Friday, July 06, 2007

Piracy is progressive taxation


In 2002 Tim O'Reilly, publisher of an amazing array of technical titles, published an essay: Piracy is progressive taxation. In it he challenged many assumptions about business models in an internet-based digital world.

The essay is a good example of the reality that 'new' is not necessarily the best as it stands a model of clear thinking on the subject. To whet your appetite:
  1. Obscurity is a far greater threat to authors and creative artists than piracy.
  2. Piracy is progressive taxation.
  3. Customers want to do the right thing, if they can.
  4. Shoplifting is a bigger threat than piracy.
  5. File sharing networks don't threaten book, music, or film publishing. They threaten existing publishers.
  6. "Free" is eventually replaced by a higher-quality paid service.
  7. "There's more than one way to do it."
For those of us who are thinking of writing, publishing, distributing digital content over the next few years, this stuff may be useful. Personally, I'd like to make a video teaching people how to use an SUP (Stand Up Paddle) board to flatten their kite surfing learning curve. This may be a bit out of the mainstream, however.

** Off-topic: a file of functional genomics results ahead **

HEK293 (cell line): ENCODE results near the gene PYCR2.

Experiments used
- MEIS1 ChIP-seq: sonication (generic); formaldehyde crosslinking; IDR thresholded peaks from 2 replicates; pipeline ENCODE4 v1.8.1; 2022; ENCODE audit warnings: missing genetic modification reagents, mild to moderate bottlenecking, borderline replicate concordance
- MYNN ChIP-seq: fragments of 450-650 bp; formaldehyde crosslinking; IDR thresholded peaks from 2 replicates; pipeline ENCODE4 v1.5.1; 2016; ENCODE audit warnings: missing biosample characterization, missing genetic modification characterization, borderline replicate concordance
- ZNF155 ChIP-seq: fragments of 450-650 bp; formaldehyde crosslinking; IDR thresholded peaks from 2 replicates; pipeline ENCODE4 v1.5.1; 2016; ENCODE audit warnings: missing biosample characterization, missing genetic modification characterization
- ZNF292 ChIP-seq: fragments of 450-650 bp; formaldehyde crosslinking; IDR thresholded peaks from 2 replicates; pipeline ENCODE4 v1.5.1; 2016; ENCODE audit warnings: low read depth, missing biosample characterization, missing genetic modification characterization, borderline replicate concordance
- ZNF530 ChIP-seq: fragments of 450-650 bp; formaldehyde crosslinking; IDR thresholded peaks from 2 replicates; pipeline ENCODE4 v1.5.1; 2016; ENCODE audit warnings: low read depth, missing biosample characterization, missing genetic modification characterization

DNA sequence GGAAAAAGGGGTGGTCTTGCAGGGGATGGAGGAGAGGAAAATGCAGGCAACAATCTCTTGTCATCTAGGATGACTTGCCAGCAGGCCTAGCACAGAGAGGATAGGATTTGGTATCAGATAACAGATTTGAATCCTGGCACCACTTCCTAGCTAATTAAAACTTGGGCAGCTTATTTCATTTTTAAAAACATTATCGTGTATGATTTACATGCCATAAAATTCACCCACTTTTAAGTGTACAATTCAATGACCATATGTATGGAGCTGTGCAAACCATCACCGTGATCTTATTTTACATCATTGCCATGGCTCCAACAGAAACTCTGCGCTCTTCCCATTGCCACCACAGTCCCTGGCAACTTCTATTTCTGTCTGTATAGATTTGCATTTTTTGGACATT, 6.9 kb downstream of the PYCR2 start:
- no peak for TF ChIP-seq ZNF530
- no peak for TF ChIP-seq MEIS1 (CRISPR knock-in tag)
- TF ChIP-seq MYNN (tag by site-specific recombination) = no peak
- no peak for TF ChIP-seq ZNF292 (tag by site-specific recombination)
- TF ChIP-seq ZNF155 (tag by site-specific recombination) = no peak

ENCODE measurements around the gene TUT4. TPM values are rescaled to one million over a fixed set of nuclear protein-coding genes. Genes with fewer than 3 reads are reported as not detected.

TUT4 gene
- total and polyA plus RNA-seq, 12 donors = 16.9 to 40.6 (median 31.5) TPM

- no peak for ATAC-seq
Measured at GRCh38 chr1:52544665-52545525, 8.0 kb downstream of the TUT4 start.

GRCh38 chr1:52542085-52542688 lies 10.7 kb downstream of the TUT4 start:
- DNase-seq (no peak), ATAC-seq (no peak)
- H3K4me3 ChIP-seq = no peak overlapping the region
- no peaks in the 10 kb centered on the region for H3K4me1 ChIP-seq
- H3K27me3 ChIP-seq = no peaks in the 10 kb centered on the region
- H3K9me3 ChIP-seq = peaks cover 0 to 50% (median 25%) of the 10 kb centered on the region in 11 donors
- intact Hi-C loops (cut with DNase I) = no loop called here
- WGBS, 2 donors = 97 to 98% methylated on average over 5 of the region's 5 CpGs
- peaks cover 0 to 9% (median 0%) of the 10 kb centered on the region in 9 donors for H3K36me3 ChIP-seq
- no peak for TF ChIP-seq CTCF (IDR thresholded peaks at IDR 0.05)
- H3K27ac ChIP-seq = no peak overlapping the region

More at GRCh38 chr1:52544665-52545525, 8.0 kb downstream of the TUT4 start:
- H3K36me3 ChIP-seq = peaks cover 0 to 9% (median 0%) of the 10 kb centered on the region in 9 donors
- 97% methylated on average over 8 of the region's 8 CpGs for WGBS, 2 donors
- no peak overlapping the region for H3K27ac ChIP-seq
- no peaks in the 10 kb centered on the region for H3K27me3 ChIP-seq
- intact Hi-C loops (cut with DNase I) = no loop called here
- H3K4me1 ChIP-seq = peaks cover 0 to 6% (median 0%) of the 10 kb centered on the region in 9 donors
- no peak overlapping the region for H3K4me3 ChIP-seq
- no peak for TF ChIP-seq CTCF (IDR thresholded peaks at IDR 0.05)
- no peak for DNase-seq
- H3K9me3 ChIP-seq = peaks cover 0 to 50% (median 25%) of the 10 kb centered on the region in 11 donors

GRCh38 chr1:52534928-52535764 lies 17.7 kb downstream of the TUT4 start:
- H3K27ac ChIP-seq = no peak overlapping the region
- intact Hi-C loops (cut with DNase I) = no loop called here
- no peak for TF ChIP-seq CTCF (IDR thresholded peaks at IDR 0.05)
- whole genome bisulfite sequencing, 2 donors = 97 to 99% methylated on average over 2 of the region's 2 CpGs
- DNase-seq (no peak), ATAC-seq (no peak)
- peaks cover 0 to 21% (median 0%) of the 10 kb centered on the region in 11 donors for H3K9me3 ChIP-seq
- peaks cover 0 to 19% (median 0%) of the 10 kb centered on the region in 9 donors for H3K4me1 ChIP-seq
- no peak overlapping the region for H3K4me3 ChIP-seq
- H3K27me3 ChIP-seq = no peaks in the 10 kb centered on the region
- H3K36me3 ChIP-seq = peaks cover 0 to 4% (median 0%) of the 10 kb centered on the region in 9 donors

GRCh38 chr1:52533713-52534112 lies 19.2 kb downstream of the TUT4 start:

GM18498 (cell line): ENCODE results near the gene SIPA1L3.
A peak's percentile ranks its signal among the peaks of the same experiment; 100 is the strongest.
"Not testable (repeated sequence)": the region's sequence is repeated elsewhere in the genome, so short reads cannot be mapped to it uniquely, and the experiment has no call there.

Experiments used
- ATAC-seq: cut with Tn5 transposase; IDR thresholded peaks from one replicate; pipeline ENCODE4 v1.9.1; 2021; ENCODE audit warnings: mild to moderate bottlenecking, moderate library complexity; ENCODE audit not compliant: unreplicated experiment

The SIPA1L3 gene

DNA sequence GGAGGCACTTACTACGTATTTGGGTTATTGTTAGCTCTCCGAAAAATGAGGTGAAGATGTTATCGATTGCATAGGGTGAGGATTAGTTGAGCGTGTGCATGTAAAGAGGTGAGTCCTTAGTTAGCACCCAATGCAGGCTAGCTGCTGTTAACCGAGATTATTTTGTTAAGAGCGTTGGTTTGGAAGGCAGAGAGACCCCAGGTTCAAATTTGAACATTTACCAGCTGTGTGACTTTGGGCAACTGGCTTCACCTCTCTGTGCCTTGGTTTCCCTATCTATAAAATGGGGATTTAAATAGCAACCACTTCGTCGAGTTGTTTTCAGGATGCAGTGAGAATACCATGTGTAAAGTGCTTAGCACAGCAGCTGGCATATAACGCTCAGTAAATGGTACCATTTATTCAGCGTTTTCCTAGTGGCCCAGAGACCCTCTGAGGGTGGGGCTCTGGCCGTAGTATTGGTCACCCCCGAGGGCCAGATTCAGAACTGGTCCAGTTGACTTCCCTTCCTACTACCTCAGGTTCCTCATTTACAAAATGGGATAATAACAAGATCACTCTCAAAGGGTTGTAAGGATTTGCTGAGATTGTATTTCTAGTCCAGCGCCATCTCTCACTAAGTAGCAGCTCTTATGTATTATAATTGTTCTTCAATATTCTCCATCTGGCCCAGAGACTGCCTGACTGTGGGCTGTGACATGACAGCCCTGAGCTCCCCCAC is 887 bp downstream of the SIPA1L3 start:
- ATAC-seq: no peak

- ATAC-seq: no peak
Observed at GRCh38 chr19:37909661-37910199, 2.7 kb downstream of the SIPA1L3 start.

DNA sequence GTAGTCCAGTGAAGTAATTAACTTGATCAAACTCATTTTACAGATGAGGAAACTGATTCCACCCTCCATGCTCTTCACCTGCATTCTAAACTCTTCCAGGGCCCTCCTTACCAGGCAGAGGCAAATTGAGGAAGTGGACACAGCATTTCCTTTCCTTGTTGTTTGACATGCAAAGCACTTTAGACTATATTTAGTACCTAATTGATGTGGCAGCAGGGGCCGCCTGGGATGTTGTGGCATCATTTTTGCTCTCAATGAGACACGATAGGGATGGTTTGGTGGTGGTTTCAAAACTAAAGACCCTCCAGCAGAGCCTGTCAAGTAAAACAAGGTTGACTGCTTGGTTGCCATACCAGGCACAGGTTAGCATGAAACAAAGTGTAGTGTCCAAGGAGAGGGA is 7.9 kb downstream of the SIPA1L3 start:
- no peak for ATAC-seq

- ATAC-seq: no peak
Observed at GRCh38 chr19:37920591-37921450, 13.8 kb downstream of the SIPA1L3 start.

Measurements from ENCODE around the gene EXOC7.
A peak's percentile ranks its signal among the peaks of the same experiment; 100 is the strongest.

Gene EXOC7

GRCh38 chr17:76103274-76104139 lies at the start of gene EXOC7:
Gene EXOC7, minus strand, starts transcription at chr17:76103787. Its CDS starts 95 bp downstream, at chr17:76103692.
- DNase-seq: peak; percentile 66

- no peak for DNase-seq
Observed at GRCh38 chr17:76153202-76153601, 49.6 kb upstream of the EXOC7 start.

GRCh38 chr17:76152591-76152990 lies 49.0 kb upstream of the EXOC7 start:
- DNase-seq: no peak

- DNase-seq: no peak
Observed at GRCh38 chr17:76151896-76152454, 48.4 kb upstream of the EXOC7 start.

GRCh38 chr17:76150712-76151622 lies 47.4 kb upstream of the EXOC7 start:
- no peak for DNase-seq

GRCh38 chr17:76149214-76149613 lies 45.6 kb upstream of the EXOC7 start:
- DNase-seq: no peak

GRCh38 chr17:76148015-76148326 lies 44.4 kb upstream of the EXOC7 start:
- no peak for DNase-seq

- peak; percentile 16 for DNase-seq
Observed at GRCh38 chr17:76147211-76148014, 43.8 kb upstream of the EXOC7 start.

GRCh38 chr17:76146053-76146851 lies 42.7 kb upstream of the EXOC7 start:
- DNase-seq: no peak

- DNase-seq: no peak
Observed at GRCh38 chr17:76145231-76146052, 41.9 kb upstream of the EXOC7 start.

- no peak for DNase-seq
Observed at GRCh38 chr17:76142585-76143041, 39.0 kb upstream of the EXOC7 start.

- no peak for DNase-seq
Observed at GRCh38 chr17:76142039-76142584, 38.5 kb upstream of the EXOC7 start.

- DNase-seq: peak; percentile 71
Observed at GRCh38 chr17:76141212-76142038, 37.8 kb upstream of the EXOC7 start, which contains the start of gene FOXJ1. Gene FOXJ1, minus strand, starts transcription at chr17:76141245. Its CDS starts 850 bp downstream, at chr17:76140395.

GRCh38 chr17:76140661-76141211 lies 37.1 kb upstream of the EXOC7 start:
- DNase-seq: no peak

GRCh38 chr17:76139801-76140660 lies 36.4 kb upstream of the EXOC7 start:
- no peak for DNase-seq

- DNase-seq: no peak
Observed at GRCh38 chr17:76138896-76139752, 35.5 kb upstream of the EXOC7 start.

As a 'worked example' of the problem, consider the problems I encountered writing this post. I could find many great photos on flickr and other photo sites, but the good photos I found were all licensed with "all rights reserved." So, I did not use any of them. However, if they had used, for example the license I use on this blog, I could have used them with attribution. Now there is no way I'm going go through the bother of getting rights or paying for a photo on this blog, but I could have provided free advertising for some photographers. Such a shame.
What was accomplished for the photographer? Not much. I can still point you to the photos I wanted to use.